A writ petition under Article 226 of the Constitution of India has been filed in the High Court of Uttarakhand challenging the Government's notification changing the qualification criteria for appointment to the post of Presiding Officer of Debt Recovery Tribunal (DRT) which now allows only persons who have served as a District Judge to be eligible for appointment to the post. This is a change to the earlier practice of inviting applications from advocates qualified to be a District Judge.
The Revenue Department, Ministry of Finance vide its Notification 2020/MAGHA 23, 1941 dated 12 February, 2020 notified it's The Tribunal, Appellate Tribunal and other Authorities (Qualification, Experience and other Conditions of Service of Members) Rules, 2020 where Clause 8 of the Schedule to these Rules changes the eligibility criteria of appointment to the post of Presiding Officer as follows
A person shall not be qualified for appointment as Presiding Officer of the Debts Recovery Tribunal, unless he is, or has been, a District Judge.
The petitioner, Ms. Tasnim Ayesha, a practicing advocate in the District Court of Dehradun, submitted that this Notification of the Revenue Department as well as the advertisement of Finance Ministry inviting applications to the posts of Presiding Officers of Debt Recovery Tribunals across the country in this behalf are in violation of Section 5 of the Recovery of Debts Due to Banks and Financial Institutions Act, 1993 (Act of 1993) and Articles 14 and 16 of the Constitution of India and have impeded the fundamental and statutory right of the petitioner to get appointed to the post.
The petitioner submits that such colorable and capricious exercise of power by the Government to arbitrarily change the rules is sans any reasonable justification and discriminatory from the rules of appointments in other Tribunals that only require a certain number of years of practice as an Advocate and expertise in the particular area concerned as the eligibility criterion. She also submits that such change results in an anomaly where a practicing advocate of 7 years' experience can become a District Judge but will not be eligible for appointment to the post of the Presiding Officer of the DRT.
The primary contention raised by the Petitioner is that the new eligibility criteria is in blatant violation of Section 5 of the Recovery of Debts Due to Banks and Financial Institutions Act, 1993 which states that
"A person shall not be qualified for appointment as a Presiding Officer of a Tribunal unless he is, or has been, or is qualified to be, a District Judge."
In this regard, the petitioner submitted to the Court that the 1993 Act being a valid special law cannot be defeated by a rule framed under an Act of Parliament. The petitioner referred to Section 34 of the 1993 Act which states that the provisions of the 1993 Act must override any other law in force which is inconsistent with it to support her contention. She also submitted that the 1993 Act being a special law enacted under Entry 45 of List I is within the parliament's special power to legislate in relation to banking tribunals and cannot be abrogated by a general rule of a later date.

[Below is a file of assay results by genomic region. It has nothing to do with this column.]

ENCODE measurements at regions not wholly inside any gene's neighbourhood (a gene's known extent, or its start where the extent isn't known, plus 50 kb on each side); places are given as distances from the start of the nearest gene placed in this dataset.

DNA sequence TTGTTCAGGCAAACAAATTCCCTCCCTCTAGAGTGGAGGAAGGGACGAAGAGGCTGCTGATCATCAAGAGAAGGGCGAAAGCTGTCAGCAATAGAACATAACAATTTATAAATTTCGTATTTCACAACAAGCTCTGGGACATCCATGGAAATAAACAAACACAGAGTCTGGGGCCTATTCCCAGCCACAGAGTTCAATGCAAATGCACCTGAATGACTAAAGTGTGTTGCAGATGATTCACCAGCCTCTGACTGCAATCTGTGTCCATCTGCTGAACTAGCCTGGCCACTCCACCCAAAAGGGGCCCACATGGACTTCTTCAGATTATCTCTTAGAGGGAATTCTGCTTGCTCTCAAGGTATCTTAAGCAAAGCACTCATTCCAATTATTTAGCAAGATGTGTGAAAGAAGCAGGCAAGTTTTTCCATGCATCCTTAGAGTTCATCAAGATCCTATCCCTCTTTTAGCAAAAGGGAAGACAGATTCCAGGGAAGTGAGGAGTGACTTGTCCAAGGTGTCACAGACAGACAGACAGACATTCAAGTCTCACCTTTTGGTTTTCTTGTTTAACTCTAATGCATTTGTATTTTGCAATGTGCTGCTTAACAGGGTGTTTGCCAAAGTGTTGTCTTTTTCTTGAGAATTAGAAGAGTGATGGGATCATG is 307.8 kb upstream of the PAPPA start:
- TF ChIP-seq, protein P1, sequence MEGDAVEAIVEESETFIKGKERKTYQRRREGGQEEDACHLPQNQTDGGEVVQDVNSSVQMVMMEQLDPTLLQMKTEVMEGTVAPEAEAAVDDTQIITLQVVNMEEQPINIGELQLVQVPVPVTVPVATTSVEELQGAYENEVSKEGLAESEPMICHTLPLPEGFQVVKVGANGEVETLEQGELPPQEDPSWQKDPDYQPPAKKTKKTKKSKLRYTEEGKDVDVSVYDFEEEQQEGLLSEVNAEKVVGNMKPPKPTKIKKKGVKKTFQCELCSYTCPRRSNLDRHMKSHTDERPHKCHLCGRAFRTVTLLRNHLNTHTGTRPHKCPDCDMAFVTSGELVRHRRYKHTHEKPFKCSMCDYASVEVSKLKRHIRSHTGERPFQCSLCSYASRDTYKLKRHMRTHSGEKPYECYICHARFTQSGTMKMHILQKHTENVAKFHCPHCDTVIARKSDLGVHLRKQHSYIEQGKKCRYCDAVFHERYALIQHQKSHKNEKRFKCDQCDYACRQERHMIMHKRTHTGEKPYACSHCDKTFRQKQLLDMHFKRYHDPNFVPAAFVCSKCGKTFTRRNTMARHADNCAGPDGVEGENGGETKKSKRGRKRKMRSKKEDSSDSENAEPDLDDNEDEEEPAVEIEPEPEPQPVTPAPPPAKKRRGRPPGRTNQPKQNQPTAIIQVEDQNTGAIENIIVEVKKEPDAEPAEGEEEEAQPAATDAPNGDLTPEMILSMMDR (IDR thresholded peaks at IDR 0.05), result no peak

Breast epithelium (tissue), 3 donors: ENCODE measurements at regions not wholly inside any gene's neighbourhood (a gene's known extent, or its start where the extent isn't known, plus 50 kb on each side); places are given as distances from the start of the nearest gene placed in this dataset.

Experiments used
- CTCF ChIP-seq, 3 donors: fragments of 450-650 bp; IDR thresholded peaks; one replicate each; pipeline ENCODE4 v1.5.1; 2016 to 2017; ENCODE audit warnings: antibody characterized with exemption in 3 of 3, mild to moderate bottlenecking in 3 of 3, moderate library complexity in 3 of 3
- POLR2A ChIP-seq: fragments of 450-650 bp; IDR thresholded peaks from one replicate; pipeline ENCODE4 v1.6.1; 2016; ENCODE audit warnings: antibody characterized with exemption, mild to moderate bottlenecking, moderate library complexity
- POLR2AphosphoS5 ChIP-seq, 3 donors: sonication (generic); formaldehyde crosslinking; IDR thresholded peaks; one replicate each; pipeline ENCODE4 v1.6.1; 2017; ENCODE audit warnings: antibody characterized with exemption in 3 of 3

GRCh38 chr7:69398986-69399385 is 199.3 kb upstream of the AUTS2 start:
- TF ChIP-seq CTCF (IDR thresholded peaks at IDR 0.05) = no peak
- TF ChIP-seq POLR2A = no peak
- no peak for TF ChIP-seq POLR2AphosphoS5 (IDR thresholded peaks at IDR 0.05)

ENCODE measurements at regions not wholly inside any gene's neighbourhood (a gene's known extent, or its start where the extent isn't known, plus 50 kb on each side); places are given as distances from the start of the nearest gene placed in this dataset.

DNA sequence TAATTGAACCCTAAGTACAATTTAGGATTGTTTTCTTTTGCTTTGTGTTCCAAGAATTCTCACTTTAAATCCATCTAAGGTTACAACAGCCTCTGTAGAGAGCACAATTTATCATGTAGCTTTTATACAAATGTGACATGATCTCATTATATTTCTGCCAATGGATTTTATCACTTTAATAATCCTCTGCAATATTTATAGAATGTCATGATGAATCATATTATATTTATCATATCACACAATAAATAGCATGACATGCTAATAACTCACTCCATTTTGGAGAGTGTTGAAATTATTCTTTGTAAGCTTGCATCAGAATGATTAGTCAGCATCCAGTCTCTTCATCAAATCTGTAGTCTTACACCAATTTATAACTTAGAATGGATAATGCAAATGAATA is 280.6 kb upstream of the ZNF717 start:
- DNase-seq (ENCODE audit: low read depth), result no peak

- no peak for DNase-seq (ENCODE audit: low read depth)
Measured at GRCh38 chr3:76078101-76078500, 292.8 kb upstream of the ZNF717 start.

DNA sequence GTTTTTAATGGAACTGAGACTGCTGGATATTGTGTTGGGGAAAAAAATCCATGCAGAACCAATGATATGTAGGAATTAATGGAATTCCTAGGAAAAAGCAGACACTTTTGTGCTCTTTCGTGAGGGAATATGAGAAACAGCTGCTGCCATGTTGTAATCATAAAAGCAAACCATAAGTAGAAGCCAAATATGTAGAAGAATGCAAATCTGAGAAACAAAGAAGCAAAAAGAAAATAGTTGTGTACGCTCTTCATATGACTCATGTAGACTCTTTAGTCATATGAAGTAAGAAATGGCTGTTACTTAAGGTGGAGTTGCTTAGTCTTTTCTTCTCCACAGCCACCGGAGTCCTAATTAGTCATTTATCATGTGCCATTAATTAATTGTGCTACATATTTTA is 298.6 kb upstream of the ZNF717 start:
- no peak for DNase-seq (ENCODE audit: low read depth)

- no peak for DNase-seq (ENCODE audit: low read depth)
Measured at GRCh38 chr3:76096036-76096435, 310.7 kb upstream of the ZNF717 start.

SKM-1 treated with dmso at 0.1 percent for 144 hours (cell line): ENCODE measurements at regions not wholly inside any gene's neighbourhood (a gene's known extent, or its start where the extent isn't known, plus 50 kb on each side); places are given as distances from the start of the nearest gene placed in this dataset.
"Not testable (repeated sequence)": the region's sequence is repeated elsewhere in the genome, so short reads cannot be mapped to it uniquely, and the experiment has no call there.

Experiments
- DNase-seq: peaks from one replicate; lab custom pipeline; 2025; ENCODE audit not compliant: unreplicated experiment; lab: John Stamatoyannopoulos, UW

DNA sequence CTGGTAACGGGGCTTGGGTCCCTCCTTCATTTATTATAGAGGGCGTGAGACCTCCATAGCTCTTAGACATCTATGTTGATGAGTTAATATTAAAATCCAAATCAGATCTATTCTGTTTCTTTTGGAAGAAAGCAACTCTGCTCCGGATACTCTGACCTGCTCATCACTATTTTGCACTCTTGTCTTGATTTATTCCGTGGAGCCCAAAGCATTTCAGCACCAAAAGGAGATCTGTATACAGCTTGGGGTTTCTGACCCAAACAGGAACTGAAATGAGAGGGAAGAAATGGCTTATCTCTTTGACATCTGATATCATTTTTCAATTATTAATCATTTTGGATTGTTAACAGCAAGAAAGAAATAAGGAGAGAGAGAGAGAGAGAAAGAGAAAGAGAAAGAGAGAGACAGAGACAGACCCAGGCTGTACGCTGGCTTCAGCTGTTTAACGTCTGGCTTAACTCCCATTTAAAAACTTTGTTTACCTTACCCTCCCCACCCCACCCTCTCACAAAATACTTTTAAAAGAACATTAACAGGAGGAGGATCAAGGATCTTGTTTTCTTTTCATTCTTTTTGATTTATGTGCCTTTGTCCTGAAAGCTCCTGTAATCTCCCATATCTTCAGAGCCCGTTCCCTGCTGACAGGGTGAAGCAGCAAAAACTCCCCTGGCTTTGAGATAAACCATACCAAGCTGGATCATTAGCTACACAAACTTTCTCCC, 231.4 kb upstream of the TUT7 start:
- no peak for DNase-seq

She also submitted that if the said qualification is allowed to stand, it shall defeat the very purpose for which the Act of 1993 was enacted which was for a speedy disposal of cases with regards to the debts due to banks and financial institutions as the said qualification would not attract many applications (as District Judges are unlikely to apply for it) which will lead to a vacancy in the post of a Presiding Officer in majority of DRTs across the country. She further reasons that even in case a retired district judge applies for the post, he/she shall only be able to serve the position for a very short period of time as the maximum age limit for the post of Presiding Officer is 65 years upward from the retirement age of 62 years of a District Judge.
The petitioner also cited the Supreme Court in Dheeraj Mor v. Hon'ble High Court of Delhi (2020) which stated the importance of advocates being considered for judicial positions as
The recruitment from the Bar also has a purpose behind it…There is a stream (of appointment) for in-service candidates of higher judiciary in the High Court and another stream clearly earmarked for the Bar. The members of the Bar also become experts in their field and gain expertise and have the experience of appearing in various courts.
She submitted that the purpose behind Section 5 of the Act of 1993 was also to ensure that a wide range of candidates can apply for the post of the Presiding Officer of the Debt Recovery Tribunal so that the selection committee eventually has wide and talented pool of candidates to choose from while selecting the best candidate for the job.
The petitioner has thus asked the Court to quash the notification of the Revenue Department and the advertisement by the Finance Ministry inviting applications in terms of the notification.
The constitutionality of Tribunal Rules 2020 has been challenged in the Supreme Court by Madras Bar Association.
Last month, in a similar challenge, the Madras HC, permitted lawyers to apply to the post of Presiding Officer of the Debt Recovery Tribunal, as notified vacant by the Central Government on June 23, provisionally.